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Efficacy and tolerability of a low-dose, 2-week administration of sunitinib followed by a week rest (2/1 schedule) for metastatic renal cell carcinoma: a single center experience of six cases
BMC Research Notes volume 7, Article number: 872 (2014)
Sunitinib, an oral multitarget tyrosine kinase inhibitor and standard first-line treatment for metastatic renal cell carcinoma (mRCC), is generally administered on a 6-week schedule (4 weeks on/2 weeks off). However, drug toxicity often leads to temporary treatment interruption, resulting in reduced treatment efficacy. In this report, we investigated whether sunitinib administration of at a dose of 25 mg/day in a 2-weeks-on/1-week-off cycle would reduce the incidence of drug-related side effects while maintaining drug efficacy.
A total of six patients with mRCC were orally administered sunitinib at a dose of 25 mg/day in a 2-weeks-on/1-week-off regimen until intolerable toxicities occurred. All enrolled patients were assessed for toxicity and response. The median treatment period was 24 months (range, 9–40 months). Objective responses were as follows: disease stabilization of >6 months was achieved in all patients. The most important toxicities were neutropenia, fatigue, and proteinuria, but all were controlled.
Oral sunitinib at 25 mg/day in a 2-weeks-on/1-week-off regimen to Japanese patients can avoid drug-related toxicities while achieving the same dose intensity as a 6-week schedule. Because these data were derived from a small number of patients, future prospective studies of modified sunitinib administration schedules are warranted.
Until a few years ago, metastatic renal cell carcinoma (mRCC) was considered a radio- and chemotherapy-resistant disease. The 5-year mRCC survival rate was estimated at <10%  because mRCC is highly resistant to conventional chemotherapy, which involves the use of cytotoxic drugs. Therefore, only a small proportion of patients (approximately 20%) has benefited from the use of cytokine therapy with interferon-α or interleukin-2, while obtaining a mean survival of 10–12 months [2–4]. Recently introduced molecularly targeted agents, such as those with activities against the vascular endothelial growth factor (VEGF) or platelet-derived growth factor (PDGF) receptor pathways, present promising novel treatment modalities to inhibit angiogenesis, leading to the hypervascularization observed in mRCC [5, 6]. Of these molecularly targeted drugs, sunitinib has been observed to be the most promising for the treatment of mRCC. Sunitinib is a multi-target tyrosine kinase inhibitor specific to VEGF and PDGF receptors and can also effectively block the actions of other tyrosine kinases . At present, standard treatment for mRCC involves oral sunitinib at 50 mg/day in 4/2-week cycles. However, this agent has also been associated with intolerable adverse events necessitating dose reduction or temporary treatment discontinuation, although tyrosine kinase inhibitors require continuous administration until disease progression. Therefore, prolonged exposure even to low-grade toxicity presents major discomfort to patients, resulting in a deterioration of quality of life [8, 9]. One of the most important requirement for successful targeted molecular therapy is to continue treatment until disease progression; therefore, special attention must be paid to monitor drug-induced side effects. Importantly, an adequate dose intensity of the drug must be maintained to prevent tumor growth during the sunitinib off-dose periods.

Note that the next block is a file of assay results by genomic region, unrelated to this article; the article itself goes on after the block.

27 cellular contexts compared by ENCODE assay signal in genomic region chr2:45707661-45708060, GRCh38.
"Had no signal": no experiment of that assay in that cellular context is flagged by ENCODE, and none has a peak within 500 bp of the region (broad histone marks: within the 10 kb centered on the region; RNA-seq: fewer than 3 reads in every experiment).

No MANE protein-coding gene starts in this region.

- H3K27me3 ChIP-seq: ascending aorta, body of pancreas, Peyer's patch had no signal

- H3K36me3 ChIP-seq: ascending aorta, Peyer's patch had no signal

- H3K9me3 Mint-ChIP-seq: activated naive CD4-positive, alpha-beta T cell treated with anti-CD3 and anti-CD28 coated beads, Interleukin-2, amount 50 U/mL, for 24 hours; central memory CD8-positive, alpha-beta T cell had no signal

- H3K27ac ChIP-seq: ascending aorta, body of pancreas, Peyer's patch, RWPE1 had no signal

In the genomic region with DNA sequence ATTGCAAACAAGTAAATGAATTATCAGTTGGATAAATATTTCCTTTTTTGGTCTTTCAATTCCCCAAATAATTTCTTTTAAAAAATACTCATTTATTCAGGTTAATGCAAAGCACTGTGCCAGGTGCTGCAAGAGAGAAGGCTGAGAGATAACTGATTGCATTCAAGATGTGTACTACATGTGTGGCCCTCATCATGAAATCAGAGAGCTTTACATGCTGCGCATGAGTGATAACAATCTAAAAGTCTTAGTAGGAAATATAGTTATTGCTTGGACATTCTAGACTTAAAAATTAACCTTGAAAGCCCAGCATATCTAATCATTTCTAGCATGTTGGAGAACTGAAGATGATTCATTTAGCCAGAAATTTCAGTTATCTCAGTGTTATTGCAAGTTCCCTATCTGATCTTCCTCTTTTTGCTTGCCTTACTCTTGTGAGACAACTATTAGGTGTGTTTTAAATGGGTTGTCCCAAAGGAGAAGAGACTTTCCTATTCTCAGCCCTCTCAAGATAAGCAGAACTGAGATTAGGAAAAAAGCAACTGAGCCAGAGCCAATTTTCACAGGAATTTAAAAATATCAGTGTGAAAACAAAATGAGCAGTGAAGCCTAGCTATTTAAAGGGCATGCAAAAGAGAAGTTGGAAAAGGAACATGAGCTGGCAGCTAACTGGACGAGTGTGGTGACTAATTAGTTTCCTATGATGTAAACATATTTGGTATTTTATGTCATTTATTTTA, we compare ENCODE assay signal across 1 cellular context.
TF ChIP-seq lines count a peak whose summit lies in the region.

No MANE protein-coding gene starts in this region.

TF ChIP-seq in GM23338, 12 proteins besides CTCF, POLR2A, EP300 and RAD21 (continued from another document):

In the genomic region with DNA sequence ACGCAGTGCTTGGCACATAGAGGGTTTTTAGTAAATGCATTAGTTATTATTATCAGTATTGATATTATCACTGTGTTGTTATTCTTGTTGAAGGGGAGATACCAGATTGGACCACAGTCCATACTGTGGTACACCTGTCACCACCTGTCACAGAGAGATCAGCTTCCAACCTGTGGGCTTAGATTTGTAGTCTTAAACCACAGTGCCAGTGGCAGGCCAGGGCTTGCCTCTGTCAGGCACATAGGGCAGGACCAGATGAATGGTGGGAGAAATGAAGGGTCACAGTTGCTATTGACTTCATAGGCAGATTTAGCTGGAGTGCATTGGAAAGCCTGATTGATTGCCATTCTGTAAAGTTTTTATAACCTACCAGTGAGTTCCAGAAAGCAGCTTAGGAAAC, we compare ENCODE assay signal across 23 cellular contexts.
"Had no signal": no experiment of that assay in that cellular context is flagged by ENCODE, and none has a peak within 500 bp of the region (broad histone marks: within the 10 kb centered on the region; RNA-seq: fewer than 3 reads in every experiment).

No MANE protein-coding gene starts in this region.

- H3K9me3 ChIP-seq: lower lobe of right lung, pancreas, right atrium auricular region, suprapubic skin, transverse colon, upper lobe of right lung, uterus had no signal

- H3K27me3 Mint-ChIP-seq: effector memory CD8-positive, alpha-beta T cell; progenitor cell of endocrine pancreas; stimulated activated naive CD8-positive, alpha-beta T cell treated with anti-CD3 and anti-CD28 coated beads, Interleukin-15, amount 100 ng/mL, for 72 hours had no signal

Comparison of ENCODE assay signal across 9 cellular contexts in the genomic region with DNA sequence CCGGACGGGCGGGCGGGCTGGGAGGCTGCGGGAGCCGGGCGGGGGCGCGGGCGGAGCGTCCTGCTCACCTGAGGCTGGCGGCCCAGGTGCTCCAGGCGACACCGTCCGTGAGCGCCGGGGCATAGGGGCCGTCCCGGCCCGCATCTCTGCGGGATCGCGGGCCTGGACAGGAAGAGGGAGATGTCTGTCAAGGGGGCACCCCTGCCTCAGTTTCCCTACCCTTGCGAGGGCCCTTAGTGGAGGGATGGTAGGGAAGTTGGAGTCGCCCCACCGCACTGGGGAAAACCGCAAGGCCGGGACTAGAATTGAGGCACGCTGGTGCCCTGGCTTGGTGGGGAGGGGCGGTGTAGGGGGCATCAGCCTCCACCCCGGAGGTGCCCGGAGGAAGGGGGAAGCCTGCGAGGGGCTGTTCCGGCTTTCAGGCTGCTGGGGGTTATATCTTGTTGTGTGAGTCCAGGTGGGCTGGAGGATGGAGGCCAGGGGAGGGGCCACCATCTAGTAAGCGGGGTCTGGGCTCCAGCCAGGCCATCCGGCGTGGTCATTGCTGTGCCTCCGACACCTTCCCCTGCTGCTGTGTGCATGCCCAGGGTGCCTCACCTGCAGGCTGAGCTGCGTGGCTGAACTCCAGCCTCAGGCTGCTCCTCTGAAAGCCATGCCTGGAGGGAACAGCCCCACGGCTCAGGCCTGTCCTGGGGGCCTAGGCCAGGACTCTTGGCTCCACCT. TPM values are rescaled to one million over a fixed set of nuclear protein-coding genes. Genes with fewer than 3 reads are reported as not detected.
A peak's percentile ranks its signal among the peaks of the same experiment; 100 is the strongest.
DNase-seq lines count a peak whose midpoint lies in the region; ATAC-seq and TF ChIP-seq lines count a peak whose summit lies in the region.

The aim of the present study was to investigate whether oral sunitinib administration at 25 mg/day in 3-week cycles of 2-weeks-on/1-week-off (2/1-week regimen) can reduce the incidence of the most significant drug-related side effects, as graded by criteria of the World Health Organization (WHO), while maintaining the standard planned drug dose intensity. A second endpoint was to verify the effectiveness of the 2/1-week regimen in terms of overall response (OR), where OR = complete response (CR) + partial response (PR), according to the Response Evaluation Criteria in Solid Tumors (RECIST).
Administration schedule and dosage of sunitinib
We evaluated the response of 6 Japanese patients with mRCC to oral sunitinib at 25 mg in a 2/1-week schedule. Each patient received an initial dose of sunitinib at 37.5 mg orally in a 4/2-week regimen. However, 5 patients developed grade 3 thrombocytopenia and grade 2 fatigue, and 1 patient developed febrile neutropenia within a month. Then, the dosage was reduced to 25 mg for four patients in a 4/2-week regimen, one patient in a 3/1-week regimen, and one patient in a 2/1-week regimen. If a patient wished to change the treatment schedule because of adverse events, the patient received the same dose of 25 mg/day in a 2/1-week regimen.
At the start of the administration of sunitinib and every 3–6 months thereafter, all patients underwent diagnostic monitoring of the tumor [chest, abdominal, and pelvic computed tomography scans, evaluation of Eastern Cooperative Oncology Group (ECOG) performance status; and laboratory testing of blood chemistry and urine]. Thyroid function was also periodically evaluated by monitoring serum concentrations of thyroid-stimulating hormone (TSH), triiodothyronine, and thyroxine. Treatment efficacy was determined using RECIST, and adverse events were evaluated by Common Terminology Criteria for Adverse Events v4.0.